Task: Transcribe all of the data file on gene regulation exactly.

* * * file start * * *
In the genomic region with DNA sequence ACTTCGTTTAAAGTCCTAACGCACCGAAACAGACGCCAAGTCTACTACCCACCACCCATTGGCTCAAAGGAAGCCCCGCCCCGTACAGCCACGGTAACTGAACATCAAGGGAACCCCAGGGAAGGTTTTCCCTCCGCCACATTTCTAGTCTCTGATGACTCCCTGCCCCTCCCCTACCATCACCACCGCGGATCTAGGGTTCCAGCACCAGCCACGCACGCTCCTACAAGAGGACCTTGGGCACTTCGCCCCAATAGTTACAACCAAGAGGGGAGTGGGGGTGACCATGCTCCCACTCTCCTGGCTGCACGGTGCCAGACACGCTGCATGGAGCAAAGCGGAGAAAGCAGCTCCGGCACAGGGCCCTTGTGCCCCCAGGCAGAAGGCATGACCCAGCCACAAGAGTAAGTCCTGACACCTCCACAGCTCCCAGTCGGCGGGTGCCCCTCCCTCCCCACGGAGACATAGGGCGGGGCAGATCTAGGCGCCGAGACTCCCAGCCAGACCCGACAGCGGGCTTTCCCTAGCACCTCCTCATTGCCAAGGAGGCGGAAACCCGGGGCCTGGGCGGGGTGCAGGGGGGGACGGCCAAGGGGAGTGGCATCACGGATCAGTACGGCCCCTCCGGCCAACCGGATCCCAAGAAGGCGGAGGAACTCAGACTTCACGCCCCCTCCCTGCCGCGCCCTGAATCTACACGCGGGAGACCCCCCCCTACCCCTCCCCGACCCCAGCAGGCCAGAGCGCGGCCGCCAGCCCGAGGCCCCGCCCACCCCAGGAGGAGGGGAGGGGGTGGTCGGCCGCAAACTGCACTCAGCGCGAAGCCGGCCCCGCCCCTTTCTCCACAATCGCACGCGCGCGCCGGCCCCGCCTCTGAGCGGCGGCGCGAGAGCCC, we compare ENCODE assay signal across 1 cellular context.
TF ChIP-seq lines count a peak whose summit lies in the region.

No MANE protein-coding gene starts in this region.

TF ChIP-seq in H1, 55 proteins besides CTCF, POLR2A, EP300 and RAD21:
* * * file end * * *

In the genomic region with DNA sequence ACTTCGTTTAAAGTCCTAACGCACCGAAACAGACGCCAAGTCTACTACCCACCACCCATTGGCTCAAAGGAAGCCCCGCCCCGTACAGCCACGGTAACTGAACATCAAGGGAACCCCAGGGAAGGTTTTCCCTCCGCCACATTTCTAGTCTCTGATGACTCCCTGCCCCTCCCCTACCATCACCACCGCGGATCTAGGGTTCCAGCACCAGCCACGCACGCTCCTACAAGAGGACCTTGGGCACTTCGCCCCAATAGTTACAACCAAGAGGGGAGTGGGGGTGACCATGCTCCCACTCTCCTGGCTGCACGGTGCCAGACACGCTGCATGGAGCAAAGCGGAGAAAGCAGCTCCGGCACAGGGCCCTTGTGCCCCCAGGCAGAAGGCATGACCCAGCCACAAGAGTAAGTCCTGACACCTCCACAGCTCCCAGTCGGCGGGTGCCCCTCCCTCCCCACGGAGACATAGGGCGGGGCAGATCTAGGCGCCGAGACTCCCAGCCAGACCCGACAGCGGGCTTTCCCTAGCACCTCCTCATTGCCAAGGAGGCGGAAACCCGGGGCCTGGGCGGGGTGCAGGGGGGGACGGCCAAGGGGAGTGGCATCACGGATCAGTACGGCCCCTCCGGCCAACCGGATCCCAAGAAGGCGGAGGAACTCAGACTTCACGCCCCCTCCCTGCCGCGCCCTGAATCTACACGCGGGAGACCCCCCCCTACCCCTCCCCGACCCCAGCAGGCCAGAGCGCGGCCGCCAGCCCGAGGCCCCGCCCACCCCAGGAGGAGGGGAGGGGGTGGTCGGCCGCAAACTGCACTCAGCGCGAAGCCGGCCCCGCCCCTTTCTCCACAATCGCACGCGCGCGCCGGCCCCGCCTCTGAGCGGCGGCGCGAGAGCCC, we compare ENCODE assay signal across 1 cellular context.
TF ChIP-seq lines count a peak whose summit lies in the region.

No MANE protein-coding gene starts in this region.

TF ChIP-seq in H1, 55 proteins besides CTCF, POLR2A, EP300 and RAD21: